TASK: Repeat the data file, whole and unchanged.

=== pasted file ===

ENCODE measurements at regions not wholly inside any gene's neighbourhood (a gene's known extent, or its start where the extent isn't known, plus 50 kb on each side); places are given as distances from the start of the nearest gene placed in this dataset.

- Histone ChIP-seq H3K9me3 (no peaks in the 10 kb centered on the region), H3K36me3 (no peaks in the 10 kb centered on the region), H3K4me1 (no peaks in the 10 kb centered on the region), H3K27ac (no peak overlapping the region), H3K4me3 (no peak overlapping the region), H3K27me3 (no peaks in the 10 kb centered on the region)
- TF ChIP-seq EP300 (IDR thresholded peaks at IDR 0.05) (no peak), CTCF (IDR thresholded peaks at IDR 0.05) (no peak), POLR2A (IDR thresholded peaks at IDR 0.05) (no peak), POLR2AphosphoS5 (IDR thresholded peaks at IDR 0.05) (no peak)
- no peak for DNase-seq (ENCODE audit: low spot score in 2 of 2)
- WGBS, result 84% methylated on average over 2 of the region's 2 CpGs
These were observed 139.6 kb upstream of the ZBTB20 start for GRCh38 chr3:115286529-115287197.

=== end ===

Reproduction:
ENCODE measurements at regions not wholly inside any gene's neighbourhood (a gene's known extent, or its start where the extent isn't known, plus 50 kb on each side); places are given as distances from the start of the nearest gene placed in this dataset.

- Histone ChIP-seq H3K9me3 (no peaks in the 10 kb centered on the region), H3K36me3 (no peaks in the 10 kb centered on the region), H3K4me1 (no peaks in the 10 kb centered on the region), H3K27ac (no peak overlapping the region), H3K4me3 (no peak overlapping the region), H3K27me3 (no peaks in the 10 kb centered on the region)
- TF ChIP-seq EP300 (IDR thresholded peaks at IDR 0.05) (no peak), CTCF (IDR thresholded peaks at IDR 0.05) (no peak), POLR2A (IDR thresholded peaks at IDR 0.05) (no peak), POLR2AphosphoS5 (IDR thresholded peaks at IDR 0.05) (no peak)
- no peak for DNase-seq (ENCODE audit: low spot score in 2 of 2)
- WGBS, result 84% methylated on average over 2 of the region's 2 CpGs
These were observed 139.6 kb upstream of the ZBTB20 start for GRCh38 chr3:115286529-115287197.